Reading is a vital skill we use multiple times a day, often with minimal effort. However, this ability to read effortlessly, to understand different texts and read with pace, expression and fluency, is not a naturally developing milestone or innate ability.
It requires explicit instruction and rehearsal of many components, which are identified in educational papers, articles and research including The Reading Rope created by Dr. Hollis Scarborough (Scarborough, 2001), as well as in the Five Pillars of Reading – a result of the Report of the National Reading Panel (National Institute of Child Health and Development, 2000).
One of these key components, fluency, was specifically highlighted as a key contributor to reading development and has been the subject of renewed consideration by researchers.
What is Fluency?
Fluency is essentially a reader’s ability to read with little effort, minimal errors, speed and expression. A fluent reader can read as one speaks and comprehends what is being read without having to pause regularly to decode words. Research supports a strong correlation between fluency and comprehension, as cognitive energy can be used to concentrate on making meaning from a text, rather than reading. each. word. with. effort.
Components of Fluency
Every definition of fluency includes these three essential elements:
- Speed or Reading Rate
- Expression / Intonation / Prosody
Accuracy and speed are often listed as the two most important factors- without these, one is unable to read with expression. Let’s look at these three foundational factors in a little more detail.
Research suggests that comprehension can be impaired if a reader reads less than 95% of a text accurately (Raisinski et al., 2011) and reading accuracy for early readers needs to be even higher at around 97-98%. Reading texts with success, especially for emerging readers, promotes positive experiences, reduced anxiety and increased confidence. Ensuring readers have access to texts at an appropriate level is important.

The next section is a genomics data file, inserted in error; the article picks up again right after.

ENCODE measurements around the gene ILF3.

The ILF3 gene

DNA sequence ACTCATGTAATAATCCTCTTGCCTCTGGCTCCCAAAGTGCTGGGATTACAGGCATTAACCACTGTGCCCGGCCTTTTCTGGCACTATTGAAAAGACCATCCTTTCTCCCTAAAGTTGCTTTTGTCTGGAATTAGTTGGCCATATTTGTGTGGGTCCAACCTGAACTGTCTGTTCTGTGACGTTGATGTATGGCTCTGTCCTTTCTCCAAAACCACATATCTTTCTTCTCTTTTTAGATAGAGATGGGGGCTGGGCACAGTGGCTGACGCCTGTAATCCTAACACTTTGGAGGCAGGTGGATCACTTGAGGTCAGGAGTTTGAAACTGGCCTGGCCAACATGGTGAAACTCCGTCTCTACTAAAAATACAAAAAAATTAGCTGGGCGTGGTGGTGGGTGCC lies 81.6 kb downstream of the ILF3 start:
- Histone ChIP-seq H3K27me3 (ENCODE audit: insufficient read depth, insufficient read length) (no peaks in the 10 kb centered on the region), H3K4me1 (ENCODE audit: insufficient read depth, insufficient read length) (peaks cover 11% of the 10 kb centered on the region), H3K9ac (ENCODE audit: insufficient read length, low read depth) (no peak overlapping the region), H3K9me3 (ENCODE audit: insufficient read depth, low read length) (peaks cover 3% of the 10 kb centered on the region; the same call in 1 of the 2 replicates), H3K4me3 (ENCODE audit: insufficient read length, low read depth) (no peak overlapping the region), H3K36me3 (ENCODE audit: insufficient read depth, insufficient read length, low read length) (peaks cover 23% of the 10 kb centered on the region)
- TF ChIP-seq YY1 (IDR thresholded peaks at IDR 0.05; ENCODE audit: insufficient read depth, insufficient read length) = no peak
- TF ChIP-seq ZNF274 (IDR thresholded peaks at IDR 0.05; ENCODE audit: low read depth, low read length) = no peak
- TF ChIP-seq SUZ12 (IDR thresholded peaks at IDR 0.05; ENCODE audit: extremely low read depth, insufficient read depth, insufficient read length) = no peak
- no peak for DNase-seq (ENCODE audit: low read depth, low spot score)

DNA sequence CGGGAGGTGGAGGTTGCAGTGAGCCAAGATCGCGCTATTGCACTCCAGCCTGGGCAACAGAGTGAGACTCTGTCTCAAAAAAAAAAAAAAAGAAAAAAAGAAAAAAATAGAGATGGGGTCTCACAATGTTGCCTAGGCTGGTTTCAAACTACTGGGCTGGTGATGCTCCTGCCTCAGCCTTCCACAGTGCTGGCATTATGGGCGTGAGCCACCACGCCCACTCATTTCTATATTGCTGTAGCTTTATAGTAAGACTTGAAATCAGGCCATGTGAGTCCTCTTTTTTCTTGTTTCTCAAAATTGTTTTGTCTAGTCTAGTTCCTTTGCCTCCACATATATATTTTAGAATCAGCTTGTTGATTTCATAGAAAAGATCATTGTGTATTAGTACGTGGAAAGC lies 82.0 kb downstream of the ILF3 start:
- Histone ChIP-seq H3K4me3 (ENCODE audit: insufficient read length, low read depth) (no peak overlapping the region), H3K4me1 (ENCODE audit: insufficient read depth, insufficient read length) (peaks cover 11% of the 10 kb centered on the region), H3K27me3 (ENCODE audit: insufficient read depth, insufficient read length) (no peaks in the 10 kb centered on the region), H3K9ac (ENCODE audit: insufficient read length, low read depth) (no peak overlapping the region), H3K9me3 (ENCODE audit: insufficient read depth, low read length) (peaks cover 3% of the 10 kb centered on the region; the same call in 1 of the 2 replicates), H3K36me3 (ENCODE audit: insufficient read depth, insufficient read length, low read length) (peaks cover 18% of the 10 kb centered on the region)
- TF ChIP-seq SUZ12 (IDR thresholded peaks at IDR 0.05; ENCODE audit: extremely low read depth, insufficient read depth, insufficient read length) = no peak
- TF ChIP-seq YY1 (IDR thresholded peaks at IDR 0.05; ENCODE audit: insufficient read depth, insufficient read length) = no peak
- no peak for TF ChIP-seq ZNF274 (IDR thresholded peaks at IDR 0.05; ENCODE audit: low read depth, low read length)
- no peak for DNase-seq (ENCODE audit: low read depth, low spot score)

The acquisition of orthographic mapping skills enables readers to store and retrieve words automatically by sight. Although this is a gradual process, Ehri (2005) describes how sounding-out or decoding progresses to automatic recognition. These words become part of the mental dictionary or lexicon of words and, in turn, improve reading accuracy.
Reading rate refers to the speed at which a text is read. The rate at which words are decoded or read with automaticity, is an important aspect of fluency, however it is important to note that fast reading does not enable comprehension. Reading rate is measured using oral reading fluency (ORF), assessing words correct per minute, which is explored further on.
This final element is the key to bringing texts to life. Expression, also known as prosody, includes but is not limited to volume, pitch, tone, emphasis, stress and rhythm. Other related components involve the reader’s ability to use punctuation clues and phrasing. According to Wennerstrom, prosody is “the music of everyday speech” (2001). Prosody is commonly referred to as the third building block as, without speed and accuracy, reading with expression cannot occur.
Assessing Fluency; Words Read Correctly Per Minute
Calculating and keeping record of children’s words correct per minute (WCPM) throughout the year can provide valuable information regarding reading progress in terms of accuracy and rate.